USDA Cracks Down on Roadside Zoos

The battle against roadside zoos — where animals are exhibited for entertainment, handled throughout the day by strangers and abused by facility staff — has been a long one.

While the Association of Zoos and Aquariums oversees inspection, accreditation and standards maintenance at zoos and aquaria across the United States — including rigid requirements for animal welfare – roadside zoos are subject to no such regulation.

And despite routine undercover investigations showing systemic abuse, the government has been slow to act. Now, that’s changing — at least for big cats. New U.S. Department of Agriculture guidance clearly articulates that many practices at roadside zoos violate the Animal Welfare Act.

The FDA and animal advocates are concerned about the practice of allowing visitors to handle and feed young tigers, lions and other big cats.

The cubs are often deliberately underfed, physically abused and deprived of veterinary care. As they grow bigger, older and more dangerous, their futures can be uncertain, as they’re no longer profit generators for their owners. Those that do escape to sanctuaries often have serious untreated veterinary problems.

In 2014, the Animal Legal Defense Fund outlined a series of horrific violations at roadside zoos, and a year later, the Humane Society of the United States did the same. The HSUS investigation found cubs with ringworm that were handled repeatedly by the general public. There was also evidence of deliberate underfeeding to keep cubs docile.

The organization noted that with minimal supervision, there’s a lively trade in breeding big cats for roadside zoos. Cubs are often taken from their mothers at far too young of an age — many lack robust immune systems.

The American Society for the Prevention of Cruelty to Animals’ statement on roadside zoos is crisp and to the point: “The ASPCA is opposed to the cruelty that is inherent in using either wild animals or livestock in unaccredited zoos, roadside menageries, petting zoos, game farms and the like, and in attractions such as elephant rides, camel rides, and llama and pony rides that either stand alone or are attached to such venues.”

The Washington Postalong with The Dodo, also uncovered terrible conditions at such attractions. Historically, these zoos have been subject to virtually no government oversight.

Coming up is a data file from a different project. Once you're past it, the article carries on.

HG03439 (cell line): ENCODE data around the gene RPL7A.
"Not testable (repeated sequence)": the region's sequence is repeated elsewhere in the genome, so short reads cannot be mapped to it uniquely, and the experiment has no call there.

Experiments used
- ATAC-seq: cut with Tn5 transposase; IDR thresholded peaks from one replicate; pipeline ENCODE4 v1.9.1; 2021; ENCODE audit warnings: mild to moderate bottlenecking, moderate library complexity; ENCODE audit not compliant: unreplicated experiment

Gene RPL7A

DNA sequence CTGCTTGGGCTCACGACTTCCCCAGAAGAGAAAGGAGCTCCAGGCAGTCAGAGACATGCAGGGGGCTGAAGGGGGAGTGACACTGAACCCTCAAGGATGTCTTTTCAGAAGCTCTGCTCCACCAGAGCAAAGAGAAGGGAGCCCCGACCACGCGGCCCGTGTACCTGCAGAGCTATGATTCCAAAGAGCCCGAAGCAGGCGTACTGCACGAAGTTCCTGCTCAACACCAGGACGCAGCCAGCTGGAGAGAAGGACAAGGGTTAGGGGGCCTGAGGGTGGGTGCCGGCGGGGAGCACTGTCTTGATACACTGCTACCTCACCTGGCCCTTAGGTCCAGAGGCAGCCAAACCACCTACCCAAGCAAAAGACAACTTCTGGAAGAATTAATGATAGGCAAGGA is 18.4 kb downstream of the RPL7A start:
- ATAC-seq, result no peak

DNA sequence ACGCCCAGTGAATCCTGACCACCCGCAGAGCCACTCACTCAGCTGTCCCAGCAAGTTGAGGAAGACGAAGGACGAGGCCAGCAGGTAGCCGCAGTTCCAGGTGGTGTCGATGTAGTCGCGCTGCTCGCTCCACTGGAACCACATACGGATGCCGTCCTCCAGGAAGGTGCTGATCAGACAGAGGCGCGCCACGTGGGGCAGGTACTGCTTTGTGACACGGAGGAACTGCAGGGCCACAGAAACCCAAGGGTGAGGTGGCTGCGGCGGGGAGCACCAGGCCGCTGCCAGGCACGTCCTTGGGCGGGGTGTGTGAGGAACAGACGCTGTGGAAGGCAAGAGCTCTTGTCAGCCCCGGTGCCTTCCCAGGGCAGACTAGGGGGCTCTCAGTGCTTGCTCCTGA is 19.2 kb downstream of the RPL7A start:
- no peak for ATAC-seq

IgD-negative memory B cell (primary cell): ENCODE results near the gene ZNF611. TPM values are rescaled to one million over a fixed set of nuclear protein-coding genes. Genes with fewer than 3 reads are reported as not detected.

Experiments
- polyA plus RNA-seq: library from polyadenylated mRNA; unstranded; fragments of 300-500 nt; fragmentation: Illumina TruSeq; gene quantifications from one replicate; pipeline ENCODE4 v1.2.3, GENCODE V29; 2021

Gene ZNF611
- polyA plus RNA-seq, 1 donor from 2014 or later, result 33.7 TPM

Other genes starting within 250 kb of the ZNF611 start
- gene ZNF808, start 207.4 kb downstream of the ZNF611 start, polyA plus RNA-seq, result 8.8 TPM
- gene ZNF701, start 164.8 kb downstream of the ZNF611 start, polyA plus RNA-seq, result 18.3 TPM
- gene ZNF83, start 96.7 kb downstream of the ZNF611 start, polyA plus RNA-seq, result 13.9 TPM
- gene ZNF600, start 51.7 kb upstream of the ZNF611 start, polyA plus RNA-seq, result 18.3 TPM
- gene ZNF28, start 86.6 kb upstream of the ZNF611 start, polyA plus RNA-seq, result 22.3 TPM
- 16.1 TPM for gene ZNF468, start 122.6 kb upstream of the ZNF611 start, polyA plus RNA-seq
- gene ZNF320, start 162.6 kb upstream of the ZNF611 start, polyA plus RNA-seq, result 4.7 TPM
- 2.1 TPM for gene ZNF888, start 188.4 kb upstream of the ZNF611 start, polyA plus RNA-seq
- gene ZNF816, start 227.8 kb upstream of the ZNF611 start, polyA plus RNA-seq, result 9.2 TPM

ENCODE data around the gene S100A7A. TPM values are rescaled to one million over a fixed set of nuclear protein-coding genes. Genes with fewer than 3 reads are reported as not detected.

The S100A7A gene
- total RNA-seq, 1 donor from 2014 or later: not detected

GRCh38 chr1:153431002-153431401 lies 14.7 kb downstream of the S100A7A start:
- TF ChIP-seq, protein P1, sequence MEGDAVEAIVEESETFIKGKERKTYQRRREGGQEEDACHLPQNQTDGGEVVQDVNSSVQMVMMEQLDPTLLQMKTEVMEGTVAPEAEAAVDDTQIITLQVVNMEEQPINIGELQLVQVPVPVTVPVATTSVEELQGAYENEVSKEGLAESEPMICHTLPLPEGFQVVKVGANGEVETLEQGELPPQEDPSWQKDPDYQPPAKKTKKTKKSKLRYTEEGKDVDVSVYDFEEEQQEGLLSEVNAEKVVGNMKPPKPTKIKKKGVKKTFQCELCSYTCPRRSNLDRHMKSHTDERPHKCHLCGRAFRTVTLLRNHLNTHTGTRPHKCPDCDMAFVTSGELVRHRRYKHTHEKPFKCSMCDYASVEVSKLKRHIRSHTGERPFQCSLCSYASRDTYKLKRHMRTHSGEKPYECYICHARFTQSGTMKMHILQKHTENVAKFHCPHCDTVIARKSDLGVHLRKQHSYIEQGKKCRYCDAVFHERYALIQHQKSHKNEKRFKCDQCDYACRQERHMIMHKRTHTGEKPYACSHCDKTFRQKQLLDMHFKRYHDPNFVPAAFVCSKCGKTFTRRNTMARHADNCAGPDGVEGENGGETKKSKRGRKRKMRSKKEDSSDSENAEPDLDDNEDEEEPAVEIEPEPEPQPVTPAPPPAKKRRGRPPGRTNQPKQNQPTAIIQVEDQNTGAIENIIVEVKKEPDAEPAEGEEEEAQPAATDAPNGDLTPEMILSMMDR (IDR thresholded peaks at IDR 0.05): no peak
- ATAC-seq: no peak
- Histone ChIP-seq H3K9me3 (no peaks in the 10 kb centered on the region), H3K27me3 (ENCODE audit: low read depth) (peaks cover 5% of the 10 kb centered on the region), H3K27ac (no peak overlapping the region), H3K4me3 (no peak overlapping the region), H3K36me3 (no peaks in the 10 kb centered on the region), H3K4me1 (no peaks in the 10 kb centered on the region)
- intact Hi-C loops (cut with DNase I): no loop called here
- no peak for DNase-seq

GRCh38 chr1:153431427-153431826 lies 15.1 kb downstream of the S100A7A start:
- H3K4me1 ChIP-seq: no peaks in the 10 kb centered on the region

While the USDA theoretically has guidelines and standards in place, many are vague and poorly enforced — despite repeated outcry from animal welfare groups. Anyone interested in starting a roadside attraction with exotic animals could fill out some documentation and open for business.

The newly-issued guidance covering big cat cubs is tremendously good news. The policy could be another nail in the coffin for such facilities, as more and more animal welfare advocates lobby against them.

Now, the Humane Society says it’s on to the next challenge: more protections for great apes and bears. Like their feline counterparts, these animals are taken away from their mothers too soon, manhandled, passed from customer to customer for photo ops and kept in filthy, cramped conditions.

Animal welfare groups don’t just want to see legal protections extended to these victims — they also want to see those standards enforced. The USDA is a large agency with a vast mandate and a limited number of inspectors, often stretched thin as they try to balance the myriad needs of the agency.

That’s why it’s so important for you to report suspected violations of the Animal Welfare Act to the USDA, and to provide copies to welfare organizations like the HSUS and ASPCA. These organizations use compiled reports, as well as their own investigations, to target prime offenders.

The ultimate goal is to remove animals from terrible conditions and place them in sanctuaries where they can receive the care they need — and deserve.

Photo credit: Tambako the Jaguar


Siyus Copetallus
Siyus Copetallus3 years ago

Thank you for sharing.

Dianne D.
Dianne D3 years ago

shut down all zoo's, and animal entertainment venues

Rosemary H.
Rosemary H3 years ago

I visited a roadside zoo the other day. All the big iconic animals were there, all in good shape and close together, so you didn't have walk too far, and everyone there thoroughly enjoyed the experience! .......................................................................... Now before the keyboard warriors attack me, this "zoo" was a sculpture park, and the animals were made of iron! It made me think. Couldn't we have more attractions like this instead of real roadside zoos?

Randy Q.
Past Member 3 years ago


Marie W.
Marie W3 years ago

Close all these pathetic places.

Elaine Bauer
Elaine Bauer3 years ago

These agencies' raison d'etre is the protection and care of creatures, and our environment. How can these places even exist, if agents are doing what we are paying them for? They must be eliminated, and all of out "protective" agencies must get real as to their mission!

dagmar karin dag
dagmar karin dag3 years ago

Los zoologicos,no son educativos,son solo cárceles para animales inocentes.

Ana R
ANA MARIJA R3 years ago

Why does it take so long for people to understand that Roadside Zoos (or any kind of parks) are not entertaiment, education or conservation...?! Btw, ignorance IS a Choice.
Ruth C. i agree with you...

S Gardner
sandy Gardner3 years ago

Thank God...lets close these prisons!!!!!

Lori Hone
Lori Hone3 years ago

Laws are only as good as the enforcement and they can't do anything if they don't know about it.